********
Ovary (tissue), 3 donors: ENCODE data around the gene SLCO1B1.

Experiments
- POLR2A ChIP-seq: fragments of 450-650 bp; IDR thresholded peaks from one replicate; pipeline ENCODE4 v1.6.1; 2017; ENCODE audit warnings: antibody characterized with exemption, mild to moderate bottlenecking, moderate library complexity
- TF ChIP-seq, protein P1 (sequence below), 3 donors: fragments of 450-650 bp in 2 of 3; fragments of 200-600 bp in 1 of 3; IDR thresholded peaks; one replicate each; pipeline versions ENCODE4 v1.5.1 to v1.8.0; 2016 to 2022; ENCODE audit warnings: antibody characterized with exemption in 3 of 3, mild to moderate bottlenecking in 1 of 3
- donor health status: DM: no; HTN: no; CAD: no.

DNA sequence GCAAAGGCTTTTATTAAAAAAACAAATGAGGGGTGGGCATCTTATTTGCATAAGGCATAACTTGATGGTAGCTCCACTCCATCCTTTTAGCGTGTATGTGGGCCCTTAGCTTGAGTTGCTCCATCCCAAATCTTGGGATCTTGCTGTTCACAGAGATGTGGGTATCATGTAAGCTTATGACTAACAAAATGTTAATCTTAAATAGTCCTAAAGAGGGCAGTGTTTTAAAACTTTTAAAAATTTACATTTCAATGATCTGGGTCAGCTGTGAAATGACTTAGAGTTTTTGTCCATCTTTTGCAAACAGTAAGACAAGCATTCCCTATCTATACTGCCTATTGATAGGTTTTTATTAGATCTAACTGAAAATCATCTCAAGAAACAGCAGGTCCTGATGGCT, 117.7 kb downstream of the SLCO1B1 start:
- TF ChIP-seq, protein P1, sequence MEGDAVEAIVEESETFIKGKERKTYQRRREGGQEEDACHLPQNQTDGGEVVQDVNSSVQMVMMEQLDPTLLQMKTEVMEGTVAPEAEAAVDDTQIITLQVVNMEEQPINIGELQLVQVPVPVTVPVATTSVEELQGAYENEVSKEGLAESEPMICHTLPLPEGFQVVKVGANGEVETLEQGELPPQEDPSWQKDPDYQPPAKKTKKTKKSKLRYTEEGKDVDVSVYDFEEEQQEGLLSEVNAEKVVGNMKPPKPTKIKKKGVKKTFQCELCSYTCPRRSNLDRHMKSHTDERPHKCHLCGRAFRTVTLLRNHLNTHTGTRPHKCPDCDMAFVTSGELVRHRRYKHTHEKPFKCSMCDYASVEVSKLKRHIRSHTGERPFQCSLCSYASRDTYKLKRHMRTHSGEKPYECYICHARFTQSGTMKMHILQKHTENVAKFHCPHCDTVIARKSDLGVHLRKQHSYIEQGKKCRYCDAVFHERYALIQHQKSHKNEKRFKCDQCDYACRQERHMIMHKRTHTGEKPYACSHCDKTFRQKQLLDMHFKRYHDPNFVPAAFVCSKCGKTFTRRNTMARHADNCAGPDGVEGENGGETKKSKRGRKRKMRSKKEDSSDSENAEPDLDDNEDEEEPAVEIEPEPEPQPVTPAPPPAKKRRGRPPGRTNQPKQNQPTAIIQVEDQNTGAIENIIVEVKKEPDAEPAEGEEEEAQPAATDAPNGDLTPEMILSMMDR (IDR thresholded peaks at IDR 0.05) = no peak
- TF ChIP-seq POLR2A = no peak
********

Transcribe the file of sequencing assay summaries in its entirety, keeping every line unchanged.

Ovary (tissue), 3 donors: ENCODE data around the gene SLCO1B1.

Experiments
- POLR2A ChIP-seq: fragments of 450-650 bp; IDR thresholded peaks from one replicate; pipeline ENCODE4 v1.6.1; 2017; ENCODE audit warnings: antibody characterized with exemption, mild to moderate bottlenecking, moderate library complexity
- TF ChIP-seq, protein P1 (sequence below), 3 donors: fragments of 450-650 bp in 2 of 3; fragments of 200-600 bp in 1 of 3; IDR thresholded peaks; one replicate each; pipeline versions ENCODE4 v1.5.1 to v1.8.0; 2016 to 2022; ENCODE audit warnings: antibody characterized with exemption in 3 of 3, mild to moderate bottlenecking in 1 of 3
- donor health status: DM: no; HTN: no; CAD: no.

DNA sequence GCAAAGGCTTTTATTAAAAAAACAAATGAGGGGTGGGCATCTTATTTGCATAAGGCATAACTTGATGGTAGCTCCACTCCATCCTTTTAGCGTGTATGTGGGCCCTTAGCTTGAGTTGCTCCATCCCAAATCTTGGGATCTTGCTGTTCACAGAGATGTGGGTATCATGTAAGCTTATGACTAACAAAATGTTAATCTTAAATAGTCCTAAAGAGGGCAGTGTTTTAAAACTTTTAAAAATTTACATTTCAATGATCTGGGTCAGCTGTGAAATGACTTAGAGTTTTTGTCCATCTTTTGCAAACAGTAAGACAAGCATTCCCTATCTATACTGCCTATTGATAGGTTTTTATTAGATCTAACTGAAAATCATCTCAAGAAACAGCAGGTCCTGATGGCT, 117.7 kb downstream of the SLCO1B1 start:
- TF ChIP-seq, protein P1, sequence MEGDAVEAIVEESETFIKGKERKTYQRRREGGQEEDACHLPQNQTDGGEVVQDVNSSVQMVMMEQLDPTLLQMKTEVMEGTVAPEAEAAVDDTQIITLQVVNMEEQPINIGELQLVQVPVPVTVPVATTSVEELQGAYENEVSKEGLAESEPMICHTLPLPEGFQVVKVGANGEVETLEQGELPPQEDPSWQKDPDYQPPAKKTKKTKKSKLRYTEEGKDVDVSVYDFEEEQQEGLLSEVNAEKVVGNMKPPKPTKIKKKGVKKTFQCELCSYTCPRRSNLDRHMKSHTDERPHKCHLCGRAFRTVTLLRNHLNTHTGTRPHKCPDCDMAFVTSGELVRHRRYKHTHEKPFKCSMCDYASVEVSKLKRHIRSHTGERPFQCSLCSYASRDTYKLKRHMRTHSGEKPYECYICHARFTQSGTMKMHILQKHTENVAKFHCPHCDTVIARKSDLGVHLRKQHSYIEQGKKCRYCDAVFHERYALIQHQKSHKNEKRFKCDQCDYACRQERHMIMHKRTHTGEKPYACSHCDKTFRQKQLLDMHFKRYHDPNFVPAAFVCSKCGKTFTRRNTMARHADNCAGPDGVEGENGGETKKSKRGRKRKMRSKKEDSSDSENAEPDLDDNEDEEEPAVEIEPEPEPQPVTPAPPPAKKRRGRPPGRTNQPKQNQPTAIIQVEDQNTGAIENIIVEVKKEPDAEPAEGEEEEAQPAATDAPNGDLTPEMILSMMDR (IDR thresholded peaks at IDR 0.05) = no peak
- TF ChIP-seq POLR2A = no peak